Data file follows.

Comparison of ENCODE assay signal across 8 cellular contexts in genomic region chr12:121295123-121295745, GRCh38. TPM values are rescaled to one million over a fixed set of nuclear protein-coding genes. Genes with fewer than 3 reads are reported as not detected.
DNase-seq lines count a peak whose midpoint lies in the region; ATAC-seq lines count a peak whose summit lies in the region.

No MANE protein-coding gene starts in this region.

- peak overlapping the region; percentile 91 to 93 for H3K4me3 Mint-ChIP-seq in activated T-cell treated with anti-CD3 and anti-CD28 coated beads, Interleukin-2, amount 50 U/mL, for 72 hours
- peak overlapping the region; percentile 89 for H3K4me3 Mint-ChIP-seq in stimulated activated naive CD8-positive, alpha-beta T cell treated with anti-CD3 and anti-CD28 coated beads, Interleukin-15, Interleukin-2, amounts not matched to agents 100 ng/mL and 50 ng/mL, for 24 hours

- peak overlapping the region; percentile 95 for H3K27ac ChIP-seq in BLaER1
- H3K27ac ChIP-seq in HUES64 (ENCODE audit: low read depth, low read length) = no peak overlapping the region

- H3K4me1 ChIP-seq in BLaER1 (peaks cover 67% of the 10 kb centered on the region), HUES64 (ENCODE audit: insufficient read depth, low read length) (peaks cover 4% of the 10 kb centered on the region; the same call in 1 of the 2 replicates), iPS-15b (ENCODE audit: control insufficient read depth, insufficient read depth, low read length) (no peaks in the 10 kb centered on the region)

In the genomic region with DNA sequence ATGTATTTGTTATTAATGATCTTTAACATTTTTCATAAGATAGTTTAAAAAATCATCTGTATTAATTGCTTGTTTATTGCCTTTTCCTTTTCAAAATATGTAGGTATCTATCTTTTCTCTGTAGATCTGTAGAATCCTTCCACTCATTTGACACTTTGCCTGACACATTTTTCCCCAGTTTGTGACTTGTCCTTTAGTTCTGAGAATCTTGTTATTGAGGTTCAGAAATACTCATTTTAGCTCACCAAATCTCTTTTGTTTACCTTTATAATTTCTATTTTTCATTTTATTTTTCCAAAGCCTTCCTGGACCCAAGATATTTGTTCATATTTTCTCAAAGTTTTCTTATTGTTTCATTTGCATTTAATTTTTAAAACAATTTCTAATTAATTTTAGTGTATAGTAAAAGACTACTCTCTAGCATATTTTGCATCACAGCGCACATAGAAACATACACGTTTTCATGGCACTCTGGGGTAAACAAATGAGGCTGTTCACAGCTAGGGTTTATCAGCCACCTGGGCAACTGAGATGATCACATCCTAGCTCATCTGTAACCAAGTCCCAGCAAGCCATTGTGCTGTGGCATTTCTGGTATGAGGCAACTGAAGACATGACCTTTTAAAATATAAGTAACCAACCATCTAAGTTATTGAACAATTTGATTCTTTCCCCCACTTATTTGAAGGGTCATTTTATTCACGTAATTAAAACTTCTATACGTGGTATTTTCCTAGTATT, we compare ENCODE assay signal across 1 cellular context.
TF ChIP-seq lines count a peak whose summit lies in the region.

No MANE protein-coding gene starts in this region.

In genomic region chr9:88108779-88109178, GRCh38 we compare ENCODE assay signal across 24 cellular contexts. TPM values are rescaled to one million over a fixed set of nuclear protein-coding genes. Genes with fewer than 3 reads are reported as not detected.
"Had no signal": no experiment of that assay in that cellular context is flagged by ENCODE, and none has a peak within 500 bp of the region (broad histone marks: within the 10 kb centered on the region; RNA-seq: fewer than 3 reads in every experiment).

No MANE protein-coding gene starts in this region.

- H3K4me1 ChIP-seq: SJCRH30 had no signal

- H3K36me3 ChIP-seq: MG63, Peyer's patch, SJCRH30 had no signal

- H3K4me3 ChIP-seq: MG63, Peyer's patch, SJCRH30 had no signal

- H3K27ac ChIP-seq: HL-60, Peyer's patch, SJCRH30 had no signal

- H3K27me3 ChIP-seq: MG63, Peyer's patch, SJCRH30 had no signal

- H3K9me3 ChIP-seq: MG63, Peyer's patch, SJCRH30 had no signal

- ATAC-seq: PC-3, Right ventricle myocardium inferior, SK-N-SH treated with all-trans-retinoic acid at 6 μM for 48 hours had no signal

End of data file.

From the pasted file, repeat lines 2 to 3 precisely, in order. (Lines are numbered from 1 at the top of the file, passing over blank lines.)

DNase-seq lines count a peak whose midpoint lies in the region; ATAC-seq lines count a peak whose summit lies in the region.

No MANE protein-coding gene starts in this region.